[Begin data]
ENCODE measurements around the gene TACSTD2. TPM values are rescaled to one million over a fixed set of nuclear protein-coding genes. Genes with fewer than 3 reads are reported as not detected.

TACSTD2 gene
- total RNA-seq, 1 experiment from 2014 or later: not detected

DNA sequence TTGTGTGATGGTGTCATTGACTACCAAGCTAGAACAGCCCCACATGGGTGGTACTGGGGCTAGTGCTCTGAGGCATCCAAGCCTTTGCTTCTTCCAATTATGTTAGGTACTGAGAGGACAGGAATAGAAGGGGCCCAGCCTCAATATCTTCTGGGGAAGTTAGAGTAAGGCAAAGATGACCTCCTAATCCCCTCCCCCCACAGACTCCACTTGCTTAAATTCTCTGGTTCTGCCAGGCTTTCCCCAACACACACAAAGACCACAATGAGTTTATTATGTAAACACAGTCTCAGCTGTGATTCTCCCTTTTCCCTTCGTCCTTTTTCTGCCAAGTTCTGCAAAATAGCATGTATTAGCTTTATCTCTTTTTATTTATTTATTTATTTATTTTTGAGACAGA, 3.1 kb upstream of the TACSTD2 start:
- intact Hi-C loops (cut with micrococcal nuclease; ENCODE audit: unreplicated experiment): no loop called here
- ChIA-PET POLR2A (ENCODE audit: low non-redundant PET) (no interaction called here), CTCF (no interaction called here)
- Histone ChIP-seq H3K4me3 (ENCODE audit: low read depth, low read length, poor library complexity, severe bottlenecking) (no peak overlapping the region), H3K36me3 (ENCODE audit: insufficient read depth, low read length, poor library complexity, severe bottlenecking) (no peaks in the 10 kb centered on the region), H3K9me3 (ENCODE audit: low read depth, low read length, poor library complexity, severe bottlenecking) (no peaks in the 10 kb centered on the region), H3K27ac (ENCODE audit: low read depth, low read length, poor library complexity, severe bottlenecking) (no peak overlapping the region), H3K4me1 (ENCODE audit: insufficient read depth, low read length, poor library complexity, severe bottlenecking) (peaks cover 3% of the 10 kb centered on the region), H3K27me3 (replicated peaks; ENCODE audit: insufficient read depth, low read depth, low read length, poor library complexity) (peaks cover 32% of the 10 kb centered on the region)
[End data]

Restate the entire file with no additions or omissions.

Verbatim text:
ENCODE measurements around the gene TACSTD2. TPM values are rescaled to one million over a fixed set of nuclear protein-coding genes. Genes with fewer than 3 reads are reported as not detected.

TACSTD2 gene
- total RNA-seq, 1 experiment from 2014 or later: not detected

DNA sequence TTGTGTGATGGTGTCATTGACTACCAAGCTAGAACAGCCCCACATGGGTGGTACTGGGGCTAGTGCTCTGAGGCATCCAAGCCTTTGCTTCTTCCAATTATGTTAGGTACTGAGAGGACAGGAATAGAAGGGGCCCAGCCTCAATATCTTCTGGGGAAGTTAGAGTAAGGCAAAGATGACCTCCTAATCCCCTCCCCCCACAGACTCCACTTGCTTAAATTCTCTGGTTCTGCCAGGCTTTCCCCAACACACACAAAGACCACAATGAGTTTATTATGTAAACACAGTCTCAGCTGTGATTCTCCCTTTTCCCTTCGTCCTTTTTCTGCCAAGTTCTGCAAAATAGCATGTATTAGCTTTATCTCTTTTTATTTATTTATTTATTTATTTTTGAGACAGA, 3.1 kb upstream of the TACSTD2 start:
- intact Hi-C loops (cut with micrococcal nuclease; ENCODE audit: unreplicated experiment): no loop called here
- ChIA-PET POLR2A (ENCODE audit: low non-redundant PET) (no interaction called here), CTCF (no interaction called here)
- Histone ChIP-seq H3K4me3 (ENCODE audit: low read depth, low read length, poor library complexity, severe bottlenecking) (no peak overlapping the region), H3K36me3 (ENCODE audit: insufficient read depth, low read length, poor library complexity, severe bottlenecking) (no peaks in the 10 kb centered on the region), H3K9me3 (ENCODE audit: low read depth, low read length, poor library complexity, severe bottlenecking) (no peaks in the 10 kb centered on the region), H3K27ac (ENCODE audit: low read depth, low read length, poor library complexity, severe bottlenecking) (no peak overlapping the region), H3K4me1 (ENCODE audit: insufficient read depth, low read length, poor library complexity, severe bottlenecking) (peaks cover 3% of the 10 kb centered on the region), H3K27me3 (replicated peaks; ENCODE audit: insufficient read depth, low read depth, low read length, poor library complexity) (peaks cover 32% of the 10 kb centered on the region)